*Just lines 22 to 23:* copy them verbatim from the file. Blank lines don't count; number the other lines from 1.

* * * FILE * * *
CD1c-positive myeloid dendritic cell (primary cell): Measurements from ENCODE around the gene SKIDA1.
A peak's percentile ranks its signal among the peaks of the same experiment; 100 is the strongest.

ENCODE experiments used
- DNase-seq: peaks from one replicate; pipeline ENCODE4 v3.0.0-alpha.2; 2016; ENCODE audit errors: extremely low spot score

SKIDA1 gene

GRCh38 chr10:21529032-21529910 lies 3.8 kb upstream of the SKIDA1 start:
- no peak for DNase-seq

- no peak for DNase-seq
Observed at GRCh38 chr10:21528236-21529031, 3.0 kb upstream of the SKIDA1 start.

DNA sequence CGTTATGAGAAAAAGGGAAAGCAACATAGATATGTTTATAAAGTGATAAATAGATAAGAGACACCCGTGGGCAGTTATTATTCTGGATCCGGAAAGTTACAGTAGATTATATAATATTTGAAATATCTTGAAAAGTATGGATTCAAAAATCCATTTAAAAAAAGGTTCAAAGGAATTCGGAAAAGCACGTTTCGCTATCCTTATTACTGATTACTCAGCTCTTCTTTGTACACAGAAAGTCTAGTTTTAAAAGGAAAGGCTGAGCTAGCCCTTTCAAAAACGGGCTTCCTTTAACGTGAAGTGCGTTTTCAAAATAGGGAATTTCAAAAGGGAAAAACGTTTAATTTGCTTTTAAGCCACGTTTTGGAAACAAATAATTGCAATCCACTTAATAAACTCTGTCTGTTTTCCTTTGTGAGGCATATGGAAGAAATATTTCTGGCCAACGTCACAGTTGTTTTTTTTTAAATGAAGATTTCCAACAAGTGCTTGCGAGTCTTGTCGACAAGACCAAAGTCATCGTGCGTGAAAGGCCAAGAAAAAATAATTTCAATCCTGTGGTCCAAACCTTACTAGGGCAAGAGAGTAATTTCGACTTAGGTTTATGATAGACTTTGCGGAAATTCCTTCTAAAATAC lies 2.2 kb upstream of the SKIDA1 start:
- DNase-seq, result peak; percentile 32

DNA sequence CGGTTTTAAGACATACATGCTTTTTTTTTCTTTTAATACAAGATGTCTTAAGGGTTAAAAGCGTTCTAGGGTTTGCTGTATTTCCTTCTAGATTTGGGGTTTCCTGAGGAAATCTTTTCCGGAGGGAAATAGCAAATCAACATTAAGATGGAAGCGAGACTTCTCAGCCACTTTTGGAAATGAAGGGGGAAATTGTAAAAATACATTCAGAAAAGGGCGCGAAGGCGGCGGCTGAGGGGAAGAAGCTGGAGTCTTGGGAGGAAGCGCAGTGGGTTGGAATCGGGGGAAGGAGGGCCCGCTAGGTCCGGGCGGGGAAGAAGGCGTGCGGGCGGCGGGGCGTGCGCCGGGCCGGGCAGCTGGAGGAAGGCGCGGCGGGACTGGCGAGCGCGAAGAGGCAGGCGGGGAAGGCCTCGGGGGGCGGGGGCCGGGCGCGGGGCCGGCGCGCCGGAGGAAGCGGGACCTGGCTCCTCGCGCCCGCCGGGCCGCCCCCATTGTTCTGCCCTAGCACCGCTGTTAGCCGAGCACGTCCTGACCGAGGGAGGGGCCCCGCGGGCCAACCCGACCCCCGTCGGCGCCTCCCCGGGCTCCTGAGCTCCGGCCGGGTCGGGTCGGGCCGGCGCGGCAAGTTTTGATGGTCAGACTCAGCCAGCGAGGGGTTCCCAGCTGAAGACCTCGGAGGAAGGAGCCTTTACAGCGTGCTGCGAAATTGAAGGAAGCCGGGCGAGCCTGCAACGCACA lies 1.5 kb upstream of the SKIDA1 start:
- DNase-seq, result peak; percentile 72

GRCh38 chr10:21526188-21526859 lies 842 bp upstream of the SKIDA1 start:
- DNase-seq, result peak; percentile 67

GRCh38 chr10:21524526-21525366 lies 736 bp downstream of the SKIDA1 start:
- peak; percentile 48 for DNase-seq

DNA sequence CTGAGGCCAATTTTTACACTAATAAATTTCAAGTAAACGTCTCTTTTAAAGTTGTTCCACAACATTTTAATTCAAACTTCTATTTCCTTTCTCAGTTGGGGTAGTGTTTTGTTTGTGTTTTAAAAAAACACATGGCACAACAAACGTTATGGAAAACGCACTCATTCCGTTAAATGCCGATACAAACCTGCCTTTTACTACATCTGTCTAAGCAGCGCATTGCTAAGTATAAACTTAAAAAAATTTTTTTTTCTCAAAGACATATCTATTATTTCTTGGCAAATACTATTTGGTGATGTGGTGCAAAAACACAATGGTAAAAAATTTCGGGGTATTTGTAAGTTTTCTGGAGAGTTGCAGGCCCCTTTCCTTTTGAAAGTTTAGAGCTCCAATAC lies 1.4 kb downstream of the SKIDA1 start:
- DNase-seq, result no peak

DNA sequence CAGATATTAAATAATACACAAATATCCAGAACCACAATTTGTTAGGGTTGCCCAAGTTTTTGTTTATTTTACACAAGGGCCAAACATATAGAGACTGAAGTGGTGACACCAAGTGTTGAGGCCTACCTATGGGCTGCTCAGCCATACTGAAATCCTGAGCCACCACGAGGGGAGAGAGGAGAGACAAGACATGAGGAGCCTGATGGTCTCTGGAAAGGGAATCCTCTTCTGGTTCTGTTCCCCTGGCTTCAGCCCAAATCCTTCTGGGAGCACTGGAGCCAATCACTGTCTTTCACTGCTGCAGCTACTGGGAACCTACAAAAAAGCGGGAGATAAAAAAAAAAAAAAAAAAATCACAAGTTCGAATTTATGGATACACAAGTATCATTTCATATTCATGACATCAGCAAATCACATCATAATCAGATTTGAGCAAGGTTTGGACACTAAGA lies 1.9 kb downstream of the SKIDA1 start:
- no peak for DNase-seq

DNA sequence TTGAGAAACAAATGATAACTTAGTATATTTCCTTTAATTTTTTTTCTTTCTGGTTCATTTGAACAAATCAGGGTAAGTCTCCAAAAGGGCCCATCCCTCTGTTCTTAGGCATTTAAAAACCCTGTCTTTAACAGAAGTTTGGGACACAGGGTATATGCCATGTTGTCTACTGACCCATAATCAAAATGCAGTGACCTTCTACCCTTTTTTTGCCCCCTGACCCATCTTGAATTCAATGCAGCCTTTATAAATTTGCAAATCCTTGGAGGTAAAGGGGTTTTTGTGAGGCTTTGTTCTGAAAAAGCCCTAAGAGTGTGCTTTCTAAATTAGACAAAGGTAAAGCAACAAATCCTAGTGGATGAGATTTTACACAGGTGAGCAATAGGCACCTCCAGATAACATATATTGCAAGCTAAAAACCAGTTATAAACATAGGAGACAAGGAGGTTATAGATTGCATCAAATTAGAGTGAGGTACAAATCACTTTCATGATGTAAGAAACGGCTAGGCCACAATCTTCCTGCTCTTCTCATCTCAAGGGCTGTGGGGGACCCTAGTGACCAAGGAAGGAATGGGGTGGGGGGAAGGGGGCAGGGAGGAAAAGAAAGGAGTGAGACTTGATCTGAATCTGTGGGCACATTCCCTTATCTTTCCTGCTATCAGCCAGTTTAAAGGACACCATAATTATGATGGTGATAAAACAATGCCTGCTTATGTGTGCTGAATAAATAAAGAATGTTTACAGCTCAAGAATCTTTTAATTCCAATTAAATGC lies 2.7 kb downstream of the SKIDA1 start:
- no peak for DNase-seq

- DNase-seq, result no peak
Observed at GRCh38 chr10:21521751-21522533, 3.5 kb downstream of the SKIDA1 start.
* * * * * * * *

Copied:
DNA sequence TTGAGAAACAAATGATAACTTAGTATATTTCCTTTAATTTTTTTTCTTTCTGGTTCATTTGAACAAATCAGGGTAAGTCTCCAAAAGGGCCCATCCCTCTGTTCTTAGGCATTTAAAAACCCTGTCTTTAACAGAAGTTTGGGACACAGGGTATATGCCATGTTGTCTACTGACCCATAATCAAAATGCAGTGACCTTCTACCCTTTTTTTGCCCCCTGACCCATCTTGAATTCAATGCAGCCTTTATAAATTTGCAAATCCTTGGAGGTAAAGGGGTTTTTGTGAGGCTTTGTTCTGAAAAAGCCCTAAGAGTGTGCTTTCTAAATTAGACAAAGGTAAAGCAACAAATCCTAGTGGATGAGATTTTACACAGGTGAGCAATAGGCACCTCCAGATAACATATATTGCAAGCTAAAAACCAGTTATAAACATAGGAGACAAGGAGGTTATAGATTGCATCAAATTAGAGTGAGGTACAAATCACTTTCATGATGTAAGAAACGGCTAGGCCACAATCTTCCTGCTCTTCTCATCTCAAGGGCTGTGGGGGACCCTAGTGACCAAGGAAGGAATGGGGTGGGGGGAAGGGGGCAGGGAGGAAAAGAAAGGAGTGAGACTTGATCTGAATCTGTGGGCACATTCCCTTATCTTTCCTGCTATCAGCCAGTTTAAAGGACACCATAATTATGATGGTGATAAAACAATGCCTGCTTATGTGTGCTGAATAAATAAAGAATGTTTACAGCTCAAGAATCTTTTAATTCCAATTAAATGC lies 2.7 kb downstream of the SKIDA1 start:
- no peak for DNase-seq